(Below) Randy and Tim showing attendees at a Tennessee training how easy it is to use a DO (dissolved oxygen) meter to measure oxygen levels in the vegetable troughs.


If you're located near Tennessee or Texas, Randy and Katie Campbell (in Tennessee) and Ben Godfrey (in Texas) give regular free farm tours of their aquaponics systems and greenhouses to introduce the public to the benefits of aquaponics and energy-efficient greenhouse growing.

In Tennessee: Call Randy and Katie at 256-679-9488 or email Randy to find out when the next farm tour is scheduled.

In Texas: Call Ben at 254-697-2927 or email Ben to find out when their next "Family Day" farm tour is scheduled ($15 fee per family is charged).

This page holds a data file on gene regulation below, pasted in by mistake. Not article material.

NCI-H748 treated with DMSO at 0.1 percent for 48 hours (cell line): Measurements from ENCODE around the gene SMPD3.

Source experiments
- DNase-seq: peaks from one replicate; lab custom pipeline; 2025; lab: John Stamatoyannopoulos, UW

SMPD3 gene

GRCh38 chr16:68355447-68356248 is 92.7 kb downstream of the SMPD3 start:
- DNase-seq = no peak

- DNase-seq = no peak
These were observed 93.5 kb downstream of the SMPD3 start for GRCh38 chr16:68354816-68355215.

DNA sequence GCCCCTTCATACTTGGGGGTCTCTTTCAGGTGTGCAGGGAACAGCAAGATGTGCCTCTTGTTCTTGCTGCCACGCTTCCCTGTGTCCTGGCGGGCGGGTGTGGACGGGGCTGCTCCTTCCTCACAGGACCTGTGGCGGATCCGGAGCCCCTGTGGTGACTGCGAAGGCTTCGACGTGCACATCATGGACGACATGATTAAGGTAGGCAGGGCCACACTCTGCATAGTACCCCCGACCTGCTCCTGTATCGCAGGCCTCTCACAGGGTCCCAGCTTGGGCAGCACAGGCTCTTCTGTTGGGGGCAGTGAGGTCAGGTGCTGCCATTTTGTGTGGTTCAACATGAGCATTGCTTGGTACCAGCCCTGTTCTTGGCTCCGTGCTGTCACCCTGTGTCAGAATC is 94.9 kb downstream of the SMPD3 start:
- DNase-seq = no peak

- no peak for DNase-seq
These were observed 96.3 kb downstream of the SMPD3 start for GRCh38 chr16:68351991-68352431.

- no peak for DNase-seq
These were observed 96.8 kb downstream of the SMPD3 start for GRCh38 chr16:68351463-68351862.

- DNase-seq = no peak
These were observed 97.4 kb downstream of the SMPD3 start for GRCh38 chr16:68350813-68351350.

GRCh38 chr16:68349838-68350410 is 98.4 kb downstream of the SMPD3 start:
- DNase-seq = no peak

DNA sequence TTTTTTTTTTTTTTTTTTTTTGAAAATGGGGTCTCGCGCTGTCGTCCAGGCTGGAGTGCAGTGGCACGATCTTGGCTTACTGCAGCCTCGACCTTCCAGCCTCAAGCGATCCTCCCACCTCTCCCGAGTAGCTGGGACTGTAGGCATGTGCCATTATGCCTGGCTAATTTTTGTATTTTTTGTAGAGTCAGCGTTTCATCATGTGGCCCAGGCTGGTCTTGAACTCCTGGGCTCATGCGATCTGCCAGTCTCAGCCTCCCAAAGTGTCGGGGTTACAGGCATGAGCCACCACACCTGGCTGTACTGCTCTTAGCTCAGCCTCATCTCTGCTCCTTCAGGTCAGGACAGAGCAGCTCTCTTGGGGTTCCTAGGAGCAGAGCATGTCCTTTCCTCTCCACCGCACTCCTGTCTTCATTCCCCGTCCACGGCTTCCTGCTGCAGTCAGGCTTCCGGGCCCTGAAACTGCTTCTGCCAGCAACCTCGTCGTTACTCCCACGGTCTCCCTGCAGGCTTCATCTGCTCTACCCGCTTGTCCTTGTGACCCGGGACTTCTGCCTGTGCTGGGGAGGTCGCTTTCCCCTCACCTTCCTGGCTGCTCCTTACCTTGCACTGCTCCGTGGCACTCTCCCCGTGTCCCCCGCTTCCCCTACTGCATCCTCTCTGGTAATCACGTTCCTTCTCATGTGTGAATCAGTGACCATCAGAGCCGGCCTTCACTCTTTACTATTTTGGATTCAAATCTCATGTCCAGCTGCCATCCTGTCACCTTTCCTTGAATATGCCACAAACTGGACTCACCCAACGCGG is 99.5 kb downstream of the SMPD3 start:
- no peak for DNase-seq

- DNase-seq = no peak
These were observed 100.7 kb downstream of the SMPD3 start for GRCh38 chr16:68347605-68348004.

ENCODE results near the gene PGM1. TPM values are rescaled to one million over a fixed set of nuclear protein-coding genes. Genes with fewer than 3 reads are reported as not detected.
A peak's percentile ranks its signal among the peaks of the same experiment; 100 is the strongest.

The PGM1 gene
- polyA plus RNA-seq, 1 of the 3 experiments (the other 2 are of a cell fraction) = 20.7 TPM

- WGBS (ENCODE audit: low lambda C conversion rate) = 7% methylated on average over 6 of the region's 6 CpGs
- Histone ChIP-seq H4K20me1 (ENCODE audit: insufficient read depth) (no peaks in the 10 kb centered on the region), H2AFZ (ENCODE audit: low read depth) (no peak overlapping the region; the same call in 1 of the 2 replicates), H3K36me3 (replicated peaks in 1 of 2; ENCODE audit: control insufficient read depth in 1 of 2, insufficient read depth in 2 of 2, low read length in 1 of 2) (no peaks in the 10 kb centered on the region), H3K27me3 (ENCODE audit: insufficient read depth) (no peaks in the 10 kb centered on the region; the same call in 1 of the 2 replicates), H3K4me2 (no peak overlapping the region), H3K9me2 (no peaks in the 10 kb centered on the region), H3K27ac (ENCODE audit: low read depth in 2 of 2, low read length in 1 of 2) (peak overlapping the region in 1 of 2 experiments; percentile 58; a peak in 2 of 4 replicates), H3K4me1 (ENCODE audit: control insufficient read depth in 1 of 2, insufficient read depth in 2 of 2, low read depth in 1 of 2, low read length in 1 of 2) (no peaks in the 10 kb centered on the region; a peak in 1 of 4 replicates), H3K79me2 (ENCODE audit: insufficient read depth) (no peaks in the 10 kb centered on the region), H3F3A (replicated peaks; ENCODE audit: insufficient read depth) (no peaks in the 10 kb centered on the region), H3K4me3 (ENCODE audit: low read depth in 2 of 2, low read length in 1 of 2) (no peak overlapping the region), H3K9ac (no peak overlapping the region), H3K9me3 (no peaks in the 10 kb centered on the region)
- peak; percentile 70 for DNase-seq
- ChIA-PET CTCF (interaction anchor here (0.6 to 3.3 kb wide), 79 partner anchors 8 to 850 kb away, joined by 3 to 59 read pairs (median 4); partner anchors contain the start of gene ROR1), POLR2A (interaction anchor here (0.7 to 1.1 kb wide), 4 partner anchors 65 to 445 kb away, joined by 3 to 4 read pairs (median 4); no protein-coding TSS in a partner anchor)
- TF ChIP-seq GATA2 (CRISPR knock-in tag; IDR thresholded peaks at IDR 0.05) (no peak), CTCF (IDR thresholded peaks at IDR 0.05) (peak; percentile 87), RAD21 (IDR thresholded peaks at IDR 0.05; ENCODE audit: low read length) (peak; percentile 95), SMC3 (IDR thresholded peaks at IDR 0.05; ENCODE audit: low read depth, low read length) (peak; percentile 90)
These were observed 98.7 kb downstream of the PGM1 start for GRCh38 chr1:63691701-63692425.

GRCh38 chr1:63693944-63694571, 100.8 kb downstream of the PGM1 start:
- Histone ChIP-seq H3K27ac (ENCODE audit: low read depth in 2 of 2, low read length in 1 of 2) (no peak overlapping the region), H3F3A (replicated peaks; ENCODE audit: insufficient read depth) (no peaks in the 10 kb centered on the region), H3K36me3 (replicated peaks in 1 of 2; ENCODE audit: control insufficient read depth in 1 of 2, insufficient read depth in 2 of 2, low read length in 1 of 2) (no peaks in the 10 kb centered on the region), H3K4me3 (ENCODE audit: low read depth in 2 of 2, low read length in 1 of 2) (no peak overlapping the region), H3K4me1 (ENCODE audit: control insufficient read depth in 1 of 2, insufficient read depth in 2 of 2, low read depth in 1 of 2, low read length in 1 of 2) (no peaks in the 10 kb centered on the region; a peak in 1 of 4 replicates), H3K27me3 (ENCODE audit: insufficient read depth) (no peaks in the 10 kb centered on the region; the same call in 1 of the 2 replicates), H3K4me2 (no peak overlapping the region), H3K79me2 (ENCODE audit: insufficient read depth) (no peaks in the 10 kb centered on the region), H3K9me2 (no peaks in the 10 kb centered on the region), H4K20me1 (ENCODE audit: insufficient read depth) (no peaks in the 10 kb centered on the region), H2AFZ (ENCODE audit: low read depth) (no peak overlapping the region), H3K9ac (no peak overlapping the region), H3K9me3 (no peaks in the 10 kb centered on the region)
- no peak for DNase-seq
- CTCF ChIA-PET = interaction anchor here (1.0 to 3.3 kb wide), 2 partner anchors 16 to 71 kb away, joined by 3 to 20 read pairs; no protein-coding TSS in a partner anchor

More details of the Aquaponics Technology course here.

More details of the Aquaponic Solar Greenhouse course here.

More details of the Commercial Aquaponics course here.

(Below) Randy and Katie's Chinese-style Aquaponic Solar Greenhouse in Tennessee in the February snow, 2013. 70 degrees inside and you had to take your coat off when working with the vegetables!

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The Friendly  Aquaponics Way Video!
Back Issues Of Newsletters Now Available, Click Here!
Trough Liner Distributors:
West Coast USA
East Coast USA

Click here for Trout fry and fingerlings directly from the hatchery to you!

Spanish Language Micro System package now available!
Free Farm Tours

Aquaponics tour at the Friendly farm!

We hold a free Farm Tour on our farm the FIRST Saturday of every month at 10:00,  focused on growing food with aquaponics.  Click here for information. See you there!